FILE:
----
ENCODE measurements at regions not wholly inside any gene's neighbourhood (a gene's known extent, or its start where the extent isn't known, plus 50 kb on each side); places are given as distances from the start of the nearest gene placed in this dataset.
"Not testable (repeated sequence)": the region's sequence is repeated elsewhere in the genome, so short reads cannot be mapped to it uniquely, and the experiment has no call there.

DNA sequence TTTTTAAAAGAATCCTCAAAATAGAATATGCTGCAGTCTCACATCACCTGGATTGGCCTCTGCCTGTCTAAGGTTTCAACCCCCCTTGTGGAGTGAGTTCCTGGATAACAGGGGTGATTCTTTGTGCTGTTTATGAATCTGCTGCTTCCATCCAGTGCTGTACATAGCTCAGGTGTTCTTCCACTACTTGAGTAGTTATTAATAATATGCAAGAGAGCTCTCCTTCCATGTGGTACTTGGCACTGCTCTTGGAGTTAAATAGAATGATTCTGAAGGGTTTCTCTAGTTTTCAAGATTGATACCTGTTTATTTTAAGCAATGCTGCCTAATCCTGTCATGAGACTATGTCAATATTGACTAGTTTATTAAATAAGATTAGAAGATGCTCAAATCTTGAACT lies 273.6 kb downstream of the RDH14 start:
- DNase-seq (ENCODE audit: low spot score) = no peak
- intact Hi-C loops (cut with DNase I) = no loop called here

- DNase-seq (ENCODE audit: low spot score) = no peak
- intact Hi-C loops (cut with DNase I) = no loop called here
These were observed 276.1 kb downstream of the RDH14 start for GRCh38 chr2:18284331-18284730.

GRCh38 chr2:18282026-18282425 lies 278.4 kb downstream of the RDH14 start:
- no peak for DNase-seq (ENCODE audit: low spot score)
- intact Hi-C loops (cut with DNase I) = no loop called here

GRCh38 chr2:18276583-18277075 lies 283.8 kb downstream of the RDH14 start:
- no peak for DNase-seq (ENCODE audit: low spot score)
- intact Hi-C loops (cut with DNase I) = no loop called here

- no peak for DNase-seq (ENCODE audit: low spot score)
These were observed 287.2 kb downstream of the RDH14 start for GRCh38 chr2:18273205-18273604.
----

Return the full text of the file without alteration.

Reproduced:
ENCODE measurements at regions not wholly inside any gene's neighbourhood (a gene's known extent, or its start where the extent isn't known, plus 50 kb on each side); places are given as distances from the start of the nearest gene placed in this dataset.
"Not testable (repeated sequence)": the region's sequence is repeated elsewhere in the genome, so short reads cannot be mapped to it uniquely, and the experiment has no call there.

DNA sequence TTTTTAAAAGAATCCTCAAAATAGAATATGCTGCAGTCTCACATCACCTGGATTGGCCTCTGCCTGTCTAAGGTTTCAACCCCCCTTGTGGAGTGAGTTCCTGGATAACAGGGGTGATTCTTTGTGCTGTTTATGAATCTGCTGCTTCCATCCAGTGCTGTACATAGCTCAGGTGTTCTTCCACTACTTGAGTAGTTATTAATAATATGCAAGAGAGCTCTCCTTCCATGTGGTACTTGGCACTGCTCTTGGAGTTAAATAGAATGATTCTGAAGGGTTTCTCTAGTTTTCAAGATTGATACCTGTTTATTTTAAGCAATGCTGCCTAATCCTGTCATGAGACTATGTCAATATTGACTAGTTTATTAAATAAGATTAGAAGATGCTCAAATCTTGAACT lies 273.6 kb downstream of the RDH14 start:
- DNase-seq (ENCODE audit: low spot score) = no peak
- intact Hi-C loops (cut with DNase I) = no loop called here

- DNase-seq (ENCODE audit: low spot score) = no peak
- intact Hi-C loops (cut with DNase I) = no loop called here
These were observed 276.1 kb downstream of the RDH14 start for GRCh38 chr2:18284331-18284730.

GRCh38 chr2:18282026-18282425 lies 278.4 kb downstream of the RDH14 start:
- no peak for DNase-seq (ENCODE audit: low spot score)
- intact Hi-C loops (cut with DNase I) = no loop called here

GRCh38 chr2:18276583-18277075 lies 283.8 kb downstream of the RDH14 start:
- no peak for DNase-seq (ENCODE audit: low spot score)
- intact Hi-C loops (cut with DNase I) = no loop called here

- no peak for DNase-seq (ENCODE audit: low spot score)
These were observed 287.2 kb downstream of the RDH14 start for GRCh38 chr2:18273205-18273604.